When Qantas Airways took to the sky on 20 October with its first Airbus A380 Superjumbo, business and first-class passengers from Melbourne to LA were given a signed copy of a new book on industrial designer Marc Newson along with their in-flight magazine. He was responsible for the design of the cabin, and the completion of the first aircraft – one of 20 on order – was, according to Newson, the largest project he has undertaken. It was also a rare and fabulous opportunity to create everything from scratch: cabins, seating, lighting, toilets, handles – and even cutlery.
The Sydney-born, London and Paris-based designer started the project six years ago, and in 2006 he was made the Australian carrier’s creative director. He has dabbled in aviation design in the past, with his styling of the Dassault Falcon 900B executive jet in 1998, his Kelvin 40 concept jet in 2004 (for Fondation Cartier) and a 2007 spaceplane for Airbus parent company EADS Astrium. But the Airbus project is on a whole new level.
Newson was determined to inject a little excitement back into long haul. ‘I travel all the time, and I can remember, in my own deepest, darkest memory, it was an exciting thing.’ And this is the plane to bring back the excitement. Its massive width of 6.54m on the upper deck, a Rolls-Royce Trent 900 engine (those contra-rotating high-pressure shafts make all the difference at take-off) and noticeably quieter cabins were enough to turn this Wallpaper* editor into a plane-spotting geek after his first flight.
Qantas has gone for 450 seats across four classes (14 in First, 72 in Business, in a spacious Premium Economy and 332 in Economy); this is less than either Emirates with 489 seats or Singapore Airlines with 471 – the other two early customers of the A380. Newson is quite happy that they managed to give ‘more real estate to every passenger’.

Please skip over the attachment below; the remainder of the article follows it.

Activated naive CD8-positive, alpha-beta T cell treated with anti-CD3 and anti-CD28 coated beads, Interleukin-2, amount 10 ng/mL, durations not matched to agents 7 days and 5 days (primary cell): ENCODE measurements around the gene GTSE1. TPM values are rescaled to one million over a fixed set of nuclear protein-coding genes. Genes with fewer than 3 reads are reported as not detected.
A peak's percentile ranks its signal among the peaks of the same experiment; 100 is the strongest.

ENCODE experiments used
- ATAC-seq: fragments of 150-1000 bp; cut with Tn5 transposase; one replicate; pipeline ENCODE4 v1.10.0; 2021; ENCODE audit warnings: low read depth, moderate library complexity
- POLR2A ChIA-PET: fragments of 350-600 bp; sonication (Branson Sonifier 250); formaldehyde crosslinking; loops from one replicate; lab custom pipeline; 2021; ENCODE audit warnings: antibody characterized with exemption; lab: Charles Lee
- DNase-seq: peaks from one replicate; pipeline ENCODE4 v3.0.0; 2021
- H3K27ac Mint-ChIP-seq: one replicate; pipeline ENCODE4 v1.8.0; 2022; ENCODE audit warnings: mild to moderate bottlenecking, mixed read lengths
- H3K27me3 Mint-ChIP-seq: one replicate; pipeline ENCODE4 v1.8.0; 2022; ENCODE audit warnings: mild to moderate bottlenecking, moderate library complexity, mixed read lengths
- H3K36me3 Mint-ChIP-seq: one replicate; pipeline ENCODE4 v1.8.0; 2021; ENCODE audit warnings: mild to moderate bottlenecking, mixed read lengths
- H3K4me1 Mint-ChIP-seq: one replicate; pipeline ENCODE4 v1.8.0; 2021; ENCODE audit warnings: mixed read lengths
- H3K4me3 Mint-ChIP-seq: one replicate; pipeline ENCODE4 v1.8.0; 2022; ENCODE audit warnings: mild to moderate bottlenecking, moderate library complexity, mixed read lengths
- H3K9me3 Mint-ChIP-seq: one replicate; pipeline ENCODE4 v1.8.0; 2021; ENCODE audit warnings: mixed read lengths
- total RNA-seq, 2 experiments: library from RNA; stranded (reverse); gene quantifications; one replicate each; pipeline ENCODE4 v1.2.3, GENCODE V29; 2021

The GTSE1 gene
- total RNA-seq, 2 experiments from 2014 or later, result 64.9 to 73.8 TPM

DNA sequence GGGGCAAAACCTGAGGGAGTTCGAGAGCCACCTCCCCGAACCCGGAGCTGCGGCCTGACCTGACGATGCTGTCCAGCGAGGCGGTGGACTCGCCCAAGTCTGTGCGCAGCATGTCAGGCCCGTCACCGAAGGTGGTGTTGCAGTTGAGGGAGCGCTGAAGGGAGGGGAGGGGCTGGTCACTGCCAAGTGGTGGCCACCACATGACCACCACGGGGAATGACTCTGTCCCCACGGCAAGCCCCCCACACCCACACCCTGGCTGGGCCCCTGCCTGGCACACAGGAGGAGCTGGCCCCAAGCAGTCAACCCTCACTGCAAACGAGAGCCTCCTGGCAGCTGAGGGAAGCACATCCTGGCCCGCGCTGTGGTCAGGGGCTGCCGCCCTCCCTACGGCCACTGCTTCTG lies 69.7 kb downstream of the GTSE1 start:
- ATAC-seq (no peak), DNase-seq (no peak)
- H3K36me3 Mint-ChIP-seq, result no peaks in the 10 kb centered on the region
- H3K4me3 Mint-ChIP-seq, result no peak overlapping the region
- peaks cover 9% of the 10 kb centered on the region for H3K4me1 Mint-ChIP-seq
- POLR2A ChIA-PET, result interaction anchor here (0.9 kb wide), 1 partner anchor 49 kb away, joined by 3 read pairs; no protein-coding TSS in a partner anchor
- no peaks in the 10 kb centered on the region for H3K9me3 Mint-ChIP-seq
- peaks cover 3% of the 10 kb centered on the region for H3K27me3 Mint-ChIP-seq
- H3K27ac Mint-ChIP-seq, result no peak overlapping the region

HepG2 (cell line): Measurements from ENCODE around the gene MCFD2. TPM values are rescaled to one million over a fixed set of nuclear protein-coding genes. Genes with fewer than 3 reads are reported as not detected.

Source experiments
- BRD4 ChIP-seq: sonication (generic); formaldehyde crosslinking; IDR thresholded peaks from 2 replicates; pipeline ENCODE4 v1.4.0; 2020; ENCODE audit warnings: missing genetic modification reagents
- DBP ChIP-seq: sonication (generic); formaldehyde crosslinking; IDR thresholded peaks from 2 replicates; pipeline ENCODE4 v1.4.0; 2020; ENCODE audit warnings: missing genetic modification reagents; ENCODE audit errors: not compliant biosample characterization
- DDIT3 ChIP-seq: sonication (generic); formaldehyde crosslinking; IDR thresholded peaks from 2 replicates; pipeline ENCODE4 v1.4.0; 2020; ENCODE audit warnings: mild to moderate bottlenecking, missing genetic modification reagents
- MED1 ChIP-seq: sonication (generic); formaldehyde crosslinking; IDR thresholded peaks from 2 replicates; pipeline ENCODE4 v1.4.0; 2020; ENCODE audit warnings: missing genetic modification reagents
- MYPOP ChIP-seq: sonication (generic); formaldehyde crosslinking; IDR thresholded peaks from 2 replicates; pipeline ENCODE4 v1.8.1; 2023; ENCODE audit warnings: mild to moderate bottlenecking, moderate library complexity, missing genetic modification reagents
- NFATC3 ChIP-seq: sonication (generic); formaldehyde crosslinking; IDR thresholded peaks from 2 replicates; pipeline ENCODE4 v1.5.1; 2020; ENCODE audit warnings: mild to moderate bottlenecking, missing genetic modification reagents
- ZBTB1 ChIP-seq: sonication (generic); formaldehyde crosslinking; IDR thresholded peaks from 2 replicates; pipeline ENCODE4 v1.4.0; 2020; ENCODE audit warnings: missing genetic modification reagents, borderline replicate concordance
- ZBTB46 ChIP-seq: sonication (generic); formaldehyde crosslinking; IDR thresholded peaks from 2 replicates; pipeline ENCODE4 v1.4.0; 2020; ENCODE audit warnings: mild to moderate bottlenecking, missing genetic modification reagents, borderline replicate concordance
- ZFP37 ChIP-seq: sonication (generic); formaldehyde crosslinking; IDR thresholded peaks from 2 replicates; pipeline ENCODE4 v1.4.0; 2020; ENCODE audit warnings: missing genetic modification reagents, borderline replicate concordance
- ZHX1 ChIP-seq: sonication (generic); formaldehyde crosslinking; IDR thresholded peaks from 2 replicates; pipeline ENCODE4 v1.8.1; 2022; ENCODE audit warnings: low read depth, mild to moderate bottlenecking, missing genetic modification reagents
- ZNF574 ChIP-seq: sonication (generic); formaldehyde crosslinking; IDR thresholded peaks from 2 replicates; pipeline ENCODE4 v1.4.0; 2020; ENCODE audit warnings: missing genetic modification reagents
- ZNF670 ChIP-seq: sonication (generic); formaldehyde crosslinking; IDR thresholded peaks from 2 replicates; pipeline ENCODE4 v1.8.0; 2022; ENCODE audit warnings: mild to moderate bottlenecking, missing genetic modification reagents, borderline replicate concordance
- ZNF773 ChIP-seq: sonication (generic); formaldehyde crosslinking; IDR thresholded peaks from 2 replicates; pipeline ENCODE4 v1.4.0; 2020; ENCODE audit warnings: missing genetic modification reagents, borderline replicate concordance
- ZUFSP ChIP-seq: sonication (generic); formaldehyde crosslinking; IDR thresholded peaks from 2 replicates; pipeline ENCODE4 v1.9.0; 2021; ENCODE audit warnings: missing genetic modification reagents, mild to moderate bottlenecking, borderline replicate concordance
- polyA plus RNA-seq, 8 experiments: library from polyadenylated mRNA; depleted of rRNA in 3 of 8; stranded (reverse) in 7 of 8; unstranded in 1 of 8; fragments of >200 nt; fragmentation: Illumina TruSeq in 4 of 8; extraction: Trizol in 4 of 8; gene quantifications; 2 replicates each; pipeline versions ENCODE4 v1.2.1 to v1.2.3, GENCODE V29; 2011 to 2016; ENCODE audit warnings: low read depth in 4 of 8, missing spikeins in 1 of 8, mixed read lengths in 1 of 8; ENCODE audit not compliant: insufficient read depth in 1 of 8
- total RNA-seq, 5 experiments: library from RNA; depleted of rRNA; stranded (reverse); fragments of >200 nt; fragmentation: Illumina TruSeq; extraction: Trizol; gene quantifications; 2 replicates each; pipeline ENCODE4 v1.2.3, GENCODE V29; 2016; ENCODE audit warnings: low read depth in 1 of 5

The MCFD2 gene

The first few things you notice when stepping aboard the Airbus are the striking colours (subdued green and red mixed with greys), the combination of materials (carbon fibre and sheepskin) and the custom-made finishes for seat backs, textiles, wall and floor coverings – all featuring Newson’s honeycomb pattern (seen also in the ‘Low Voronoi Shelf’ for Gagosian Gallery and the ‘Horizon’ watch for Ikepod).
The designer obsessed over quality, materials, finishes and functionality – things that airlines don’t generally seem to pay that much attention to. ‘The aviation industry, bizarrely, is not really known for its innovation,’ he says.
So with carbon fibre specified for the economy-seat shell, you not only get a material that is lightweight (reducing fuel consumption) but also gain an extra inch of leg room. First class consists of 14 Suites: each passenger gets their own zone, with an ottoman and a chair that swivels or rolls out to form a flat 2.12m bed. The ‘suite controller’ can adjust seat, privacy screens, massage system and entertainment on the 43cm LCD TV.
Non-premium-class passengers also enjoy a fair amount of spoiling. Everyone is supplied with cotton-covered pillows and lambswool blankets, along with a Panasonic entertainment system, which gives access to the internet.
Currently, Newson’s A380 serves flights between Sydney or Melbourne and LA but, come the New Year, high-design flying will extend to the London to Sydney (via Singapore) route.